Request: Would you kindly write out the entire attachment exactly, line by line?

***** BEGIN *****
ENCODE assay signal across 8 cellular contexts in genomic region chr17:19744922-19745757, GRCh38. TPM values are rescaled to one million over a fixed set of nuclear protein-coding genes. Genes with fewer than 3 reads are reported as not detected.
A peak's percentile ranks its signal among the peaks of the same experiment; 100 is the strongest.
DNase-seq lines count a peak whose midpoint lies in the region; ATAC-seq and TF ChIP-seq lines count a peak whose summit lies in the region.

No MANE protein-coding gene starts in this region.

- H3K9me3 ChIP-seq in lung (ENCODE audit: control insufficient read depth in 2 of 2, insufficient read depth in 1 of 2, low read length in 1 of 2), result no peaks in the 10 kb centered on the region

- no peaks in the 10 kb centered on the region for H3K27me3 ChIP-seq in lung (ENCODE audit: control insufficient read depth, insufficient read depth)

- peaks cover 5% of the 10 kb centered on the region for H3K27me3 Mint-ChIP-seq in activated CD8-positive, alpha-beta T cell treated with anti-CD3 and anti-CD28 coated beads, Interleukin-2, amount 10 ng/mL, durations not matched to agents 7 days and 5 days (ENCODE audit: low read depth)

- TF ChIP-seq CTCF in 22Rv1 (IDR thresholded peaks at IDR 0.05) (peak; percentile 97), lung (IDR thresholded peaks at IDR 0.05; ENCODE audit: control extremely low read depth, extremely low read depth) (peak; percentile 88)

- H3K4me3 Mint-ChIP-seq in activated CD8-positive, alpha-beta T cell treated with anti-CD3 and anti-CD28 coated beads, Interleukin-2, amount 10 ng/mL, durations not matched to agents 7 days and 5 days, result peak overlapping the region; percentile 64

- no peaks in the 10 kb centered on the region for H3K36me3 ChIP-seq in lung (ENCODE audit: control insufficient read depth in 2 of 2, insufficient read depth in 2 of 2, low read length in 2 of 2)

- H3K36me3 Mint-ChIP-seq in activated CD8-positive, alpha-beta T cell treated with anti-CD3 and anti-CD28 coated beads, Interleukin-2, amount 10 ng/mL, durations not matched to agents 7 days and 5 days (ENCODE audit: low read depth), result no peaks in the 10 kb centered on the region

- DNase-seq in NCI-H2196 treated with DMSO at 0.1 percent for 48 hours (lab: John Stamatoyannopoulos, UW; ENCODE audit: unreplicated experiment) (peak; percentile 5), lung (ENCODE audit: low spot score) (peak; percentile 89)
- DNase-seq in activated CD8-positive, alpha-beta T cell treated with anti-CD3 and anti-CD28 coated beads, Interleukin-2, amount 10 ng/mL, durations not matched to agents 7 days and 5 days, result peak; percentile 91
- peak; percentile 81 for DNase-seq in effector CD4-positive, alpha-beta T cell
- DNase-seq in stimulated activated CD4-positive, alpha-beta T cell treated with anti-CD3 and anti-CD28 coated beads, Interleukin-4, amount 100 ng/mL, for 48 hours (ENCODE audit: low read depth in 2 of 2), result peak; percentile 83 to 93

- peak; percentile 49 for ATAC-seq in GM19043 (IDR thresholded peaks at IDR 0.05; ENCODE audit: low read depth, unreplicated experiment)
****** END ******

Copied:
ENCODE assay signal across 8 cellular contexts in genomic region chr17:19744922-19745757, GRCh38. TPM values are rescaled to one million over a fixed set of nuclear protein-coding genes. Genes with fewer than 3 reads are reported as not detected.
A peak's percentile ranks its signal among the peaks of the same experiment; 100 is the strongest.
DNase-seq lines count a peak whose midpoint lies in the region; ATAC-seq and TF ChIP-seq lines count a peak whose summit lies in the region.

No MANE protein-coding gene starts in this region.

- H3K9me3 ChIP-seq in lung (ENCODE audit: control insufficient read depth in 2 of 2, insufficient read depth in 1 of 2, low read length in 1 of 2), result no peaks in the 10 kb centered on the region

- no peaks in the 10 kb centered on the region for H3K27me3 ChIP-seq in lung (ENCODE audit: control insufficient read depth, insufficient read depth)

- peaks cover 5% of the 10 kb centered on the region for H3K27me3 Mint-ChIP-seq in activated CD8-positive, alpha-beta T cell treated with anti-CD3 and anti-CD28 coated beads, Interleukin-2, amount 10 ng/mL, durations not matched to agents 7 days and 5 days (ENCODE audit: low read depth)

- TF ChIP-seq CTCF in 22Rv1 (IDR thresholded peaks at IDR 0.05) (peak; percentile 97), lung (IDR thresholded peaks at IDR 0.05; ENCODE audit: control extremely low read depth, extremely low read depth) (peak; percentile 88)

- H3K4me3 Mint-ChIP-seq in activated CD8-positive, alpha-beta T cell treated with anti-CD3 and anti-CD28 coated beads, Interleukin-2, amount 10 ng/mL, durations not matched to agents 7 days and 5 days, result peak overlapping the region; percentile 64

- no peaks in the 10 kb centered on the region for H3K36me3 ChIP-seq in lung (ENCODE audit: control insufficient read depth in 2 of 2, insufficient read depth in 2 of 2, low read length in 2 of 2)

- H3K36me3 Mint-ChIP-seq in activated CD8-positive, alpha-beta T cell treated with anti-CD3 and anti-CD28 coated beads, Interleukin-2, amount 10 ng/mL, durations not matched to agents 7 days and 5 days (ENCODE audit: low read depth), result no peaks in the 10 kb centered on the region

- DNase-seq in NCI-H2196 treated with DMSO at 0.1 percent for 48 hours (lab: John Stamatoyannopoulos, UW; ENCODE audit: unreplicated experiment) (peak; percentile 5), lung (ENCODE audit: low spot score) (peak; percentile 89)
- DNase-seq in activated CD8-positive, alpha-beta T cell treated with anti-CD3 and anti-CD28 coated beads, Interleukin-2, amount 10 ng/mL, durations not matched to agents 7 days and 5 days, result peak; percentile 91
- peak; percentile 81 for DNase-seq in effector CD4-positive, alpha-beta T cell
- DNase-seq in stimulated activated CD4-positive, alpha-beta T cell treated with anti-CD3 and anti-CD28 coated beads, Interleukin-4, amount 100 ng/mL, for 48 hours (ENCODE audit: low read depth in 2 of 2), result peak; percentile 83 to 93

- peak; percentile 49 for ATAC-seq in GM19043 (IDR thresholded peaks at IDR 0.05; ENCODE audit: low read depth, unreplicated experiment)